The study also compared life satisfaction between recent immigrants to Canada and the Canadian-born population. Comparisons with the Canadian-born population indicate that when socio-demographic, economic and health factors are considered, few immigrant groups differ significantly from the Canadian-born population in life satisfaction. This indicates that Canadian nationals and migrants are equally satisfied with their jobs, income, education, security and health care – in turn reflecting on the country’s generally high standard of living.
While most research campaigns in the past would focus on the immigrant’s economic wellbeing, the new report took the immigrant’s impression of education, access to infra-structure and support services, health care, political stability and personal safety into account after most migrants cited ‘improved living conditions’ as the motivating factor for immigrating to the country.
Respondents were asked to rate their life satisfaction on a scale of 1 to 10, where 1 is “very dissatisfied” and 10 is “very satisfied”. Immigrant groups that reported average results greater than 8.5 included those from Argentina, El Salvador, Italy and Nigeria. Moreover, immigrants in Canada from India, Nigeria, Morocco, South Africa, Bulgaria, Romania, Ethiopia, Pakistan, Ukraine, Iraq and Zimbabwe claimed a far higher level of happiness than respondents from their source countries.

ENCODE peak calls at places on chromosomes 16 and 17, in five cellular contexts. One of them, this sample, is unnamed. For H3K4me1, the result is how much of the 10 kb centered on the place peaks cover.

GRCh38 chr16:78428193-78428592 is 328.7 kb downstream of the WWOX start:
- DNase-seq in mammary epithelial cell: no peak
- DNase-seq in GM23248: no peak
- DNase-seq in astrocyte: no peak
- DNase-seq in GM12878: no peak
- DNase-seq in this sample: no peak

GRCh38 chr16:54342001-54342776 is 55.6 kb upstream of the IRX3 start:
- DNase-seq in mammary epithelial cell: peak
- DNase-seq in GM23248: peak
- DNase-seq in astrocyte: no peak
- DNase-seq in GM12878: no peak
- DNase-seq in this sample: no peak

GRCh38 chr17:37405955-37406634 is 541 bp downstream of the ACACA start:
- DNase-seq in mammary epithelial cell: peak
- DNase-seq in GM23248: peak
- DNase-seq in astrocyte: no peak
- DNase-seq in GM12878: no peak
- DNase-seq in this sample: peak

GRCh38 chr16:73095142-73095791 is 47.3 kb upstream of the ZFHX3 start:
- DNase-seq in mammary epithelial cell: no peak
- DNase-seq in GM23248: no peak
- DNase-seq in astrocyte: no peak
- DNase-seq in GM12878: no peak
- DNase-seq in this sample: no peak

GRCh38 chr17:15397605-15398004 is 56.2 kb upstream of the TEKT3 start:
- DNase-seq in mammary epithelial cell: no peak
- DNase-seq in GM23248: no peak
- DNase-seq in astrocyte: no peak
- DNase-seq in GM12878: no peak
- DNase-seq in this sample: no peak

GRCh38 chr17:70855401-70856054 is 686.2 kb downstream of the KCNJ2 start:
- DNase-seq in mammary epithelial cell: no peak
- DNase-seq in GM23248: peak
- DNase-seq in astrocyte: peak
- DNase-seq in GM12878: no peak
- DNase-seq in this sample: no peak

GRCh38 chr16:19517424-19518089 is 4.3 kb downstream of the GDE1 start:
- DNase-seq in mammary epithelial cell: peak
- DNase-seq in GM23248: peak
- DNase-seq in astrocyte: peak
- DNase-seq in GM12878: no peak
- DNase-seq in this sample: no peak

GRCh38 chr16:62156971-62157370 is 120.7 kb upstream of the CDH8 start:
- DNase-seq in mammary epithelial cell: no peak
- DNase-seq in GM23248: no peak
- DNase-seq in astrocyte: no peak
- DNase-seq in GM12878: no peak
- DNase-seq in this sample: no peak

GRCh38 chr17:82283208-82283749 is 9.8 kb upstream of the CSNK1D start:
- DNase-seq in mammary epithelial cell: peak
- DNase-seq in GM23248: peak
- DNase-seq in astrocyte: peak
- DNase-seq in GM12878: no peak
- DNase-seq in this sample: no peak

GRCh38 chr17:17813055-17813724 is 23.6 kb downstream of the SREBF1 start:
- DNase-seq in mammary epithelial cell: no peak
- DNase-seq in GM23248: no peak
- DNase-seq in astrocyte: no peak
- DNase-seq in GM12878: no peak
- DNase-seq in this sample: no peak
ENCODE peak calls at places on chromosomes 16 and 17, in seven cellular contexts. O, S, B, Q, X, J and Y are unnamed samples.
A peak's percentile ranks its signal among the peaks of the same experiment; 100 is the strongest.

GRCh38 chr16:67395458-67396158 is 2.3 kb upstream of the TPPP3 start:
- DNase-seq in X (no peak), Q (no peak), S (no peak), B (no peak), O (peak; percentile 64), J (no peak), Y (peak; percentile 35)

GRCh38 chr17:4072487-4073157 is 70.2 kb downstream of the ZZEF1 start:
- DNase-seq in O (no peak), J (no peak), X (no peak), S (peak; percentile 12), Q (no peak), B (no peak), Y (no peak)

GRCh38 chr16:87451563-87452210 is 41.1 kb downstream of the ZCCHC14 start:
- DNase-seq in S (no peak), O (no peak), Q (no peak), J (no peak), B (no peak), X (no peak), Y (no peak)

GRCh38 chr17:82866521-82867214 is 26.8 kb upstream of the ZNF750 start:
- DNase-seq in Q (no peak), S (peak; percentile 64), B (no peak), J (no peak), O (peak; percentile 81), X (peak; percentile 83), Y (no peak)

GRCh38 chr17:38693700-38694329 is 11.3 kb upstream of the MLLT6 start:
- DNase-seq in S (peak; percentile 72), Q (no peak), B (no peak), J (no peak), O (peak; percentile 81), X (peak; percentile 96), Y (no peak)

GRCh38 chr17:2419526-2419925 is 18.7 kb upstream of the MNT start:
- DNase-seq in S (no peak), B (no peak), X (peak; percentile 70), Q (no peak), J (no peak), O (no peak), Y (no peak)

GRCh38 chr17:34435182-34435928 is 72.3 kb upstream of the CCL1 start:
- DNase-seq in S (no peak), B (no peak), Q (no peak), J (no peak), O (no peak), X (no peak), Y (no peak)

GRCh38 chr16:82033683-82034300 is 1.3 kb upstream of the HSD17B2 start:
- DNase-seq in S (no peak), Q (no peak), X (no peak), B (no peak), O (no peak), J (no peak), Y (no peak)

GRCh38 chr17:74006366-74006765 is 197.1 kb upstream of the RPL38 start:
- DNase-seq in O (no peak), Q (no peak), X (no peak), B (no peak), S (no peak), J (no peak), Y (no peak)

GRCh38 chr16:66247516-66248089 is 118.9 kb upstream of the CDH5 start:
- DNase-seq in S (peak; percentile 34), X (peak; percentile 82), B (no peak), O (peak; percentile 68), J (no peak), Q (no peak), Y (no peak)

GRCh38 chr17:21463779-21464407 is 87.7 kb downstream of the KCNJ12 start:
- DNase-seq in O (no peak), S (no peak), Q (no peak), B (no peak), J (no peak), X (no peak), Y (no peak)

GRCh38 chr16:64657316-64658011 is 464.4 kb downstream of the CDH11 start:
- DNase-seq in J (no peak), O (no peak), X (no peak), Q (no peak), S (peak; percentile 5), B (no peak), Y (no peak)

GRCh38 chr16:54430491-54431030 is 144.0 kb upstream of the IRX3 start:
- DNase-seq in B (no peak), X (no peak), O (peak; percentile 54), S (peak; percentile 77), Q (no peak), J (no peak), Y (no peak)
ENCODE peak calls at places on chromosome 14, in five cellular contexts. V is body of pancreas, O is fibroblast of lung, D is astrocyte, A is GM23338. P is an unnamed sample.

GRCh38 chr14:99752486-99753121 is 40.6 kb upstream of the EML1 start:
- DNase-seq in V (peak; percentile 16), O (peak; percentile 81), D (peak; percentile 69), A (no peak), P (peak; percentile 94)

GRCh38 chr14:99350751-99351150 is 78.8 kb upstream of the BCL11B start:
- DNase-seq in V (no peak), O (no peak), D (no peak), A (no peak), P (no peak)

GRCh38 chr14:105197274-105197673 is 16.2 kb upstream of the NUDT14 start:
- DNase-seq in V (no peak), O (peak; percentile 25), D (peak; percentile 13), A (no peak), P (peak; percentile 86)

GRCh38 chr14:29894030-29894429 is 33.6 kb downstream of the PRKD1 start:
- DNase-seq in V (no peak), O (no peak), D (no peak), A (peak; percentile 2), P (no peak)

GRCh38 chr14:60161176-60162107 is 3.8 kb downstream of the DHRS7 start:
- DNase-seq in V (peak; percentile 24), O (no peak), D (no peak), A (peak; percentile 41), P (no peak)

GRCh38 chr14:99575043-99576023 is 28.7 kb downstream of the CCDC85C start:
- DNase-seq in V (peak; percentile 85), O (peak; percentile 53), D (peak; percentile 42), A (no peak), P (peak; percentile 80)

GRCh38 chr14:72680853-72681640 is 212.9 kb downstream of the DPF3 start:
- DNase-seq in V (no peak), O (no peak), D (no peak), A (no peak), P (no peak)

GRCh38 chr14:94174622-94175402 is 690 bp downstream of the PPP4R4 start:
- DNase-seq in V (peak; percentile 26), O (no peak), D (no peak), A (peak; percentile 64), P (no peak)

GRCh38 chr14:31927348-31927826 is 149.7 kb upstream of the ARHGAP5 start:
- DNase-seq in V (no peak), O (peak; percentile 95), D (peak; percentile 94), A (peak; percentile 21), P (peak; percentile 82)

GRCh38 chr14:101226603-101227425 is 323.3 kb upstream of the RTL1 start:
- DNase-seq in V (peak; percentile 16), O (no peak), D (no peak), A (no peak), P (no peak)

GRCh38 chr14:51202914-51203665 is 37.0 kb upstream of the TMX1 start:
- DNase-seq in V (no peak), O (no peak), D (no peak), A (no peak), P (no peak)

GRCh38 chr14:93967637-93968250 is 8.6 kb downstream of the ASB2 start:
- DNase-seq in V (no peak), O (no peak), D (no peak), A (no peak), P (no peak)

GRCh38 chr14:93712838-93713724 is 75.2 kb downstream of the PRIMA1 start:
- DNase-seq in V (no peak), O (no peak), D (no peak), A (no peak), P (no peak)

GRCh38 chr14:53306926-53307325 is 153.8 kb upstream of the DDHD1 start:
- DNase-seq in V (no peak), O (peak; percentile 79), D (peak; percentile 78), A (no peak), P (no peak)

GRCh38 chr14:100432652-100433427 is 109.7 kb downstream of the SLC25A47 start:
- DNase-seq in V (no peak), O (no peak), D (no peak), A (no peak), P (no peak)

The only three immigrant groups that reported lower levels of life satisfaction were those from New Zealand, Colombia and The Netherlands. In the case of Colombia, however, recent Colombian immigrants to Canada still gave an average score of 8.25, which is among the highest in the overall study.
“What this extensive study reveals is that Canada has been, and continues to be, one of the most desirable places to live in the world,” says Attorney David Cohen.
“In a world where many regions are experiencing instability and insecurity, immigrants see Canada as a bastion of stability, security, freedom, and opportunity. That’s why people immigrate to Canada in such consistent numbers. With our growing economy, financial and social freedoms, multicultural and peaceful cities, and varied climate, it is clear that Canada is the place to be.
“It is fair to note that of the immigrant groups that took part in this research, those that had the largest variance from their source-country populations were those who have come from some of the more currently unstable nations — for example, Zimbabwe, Iraq, and Ukraine. But immigrants from countries such as France and Italy also posted much higher satisfaction levels than respondents from those countries. This shows just how attractive a destination Canada is today.”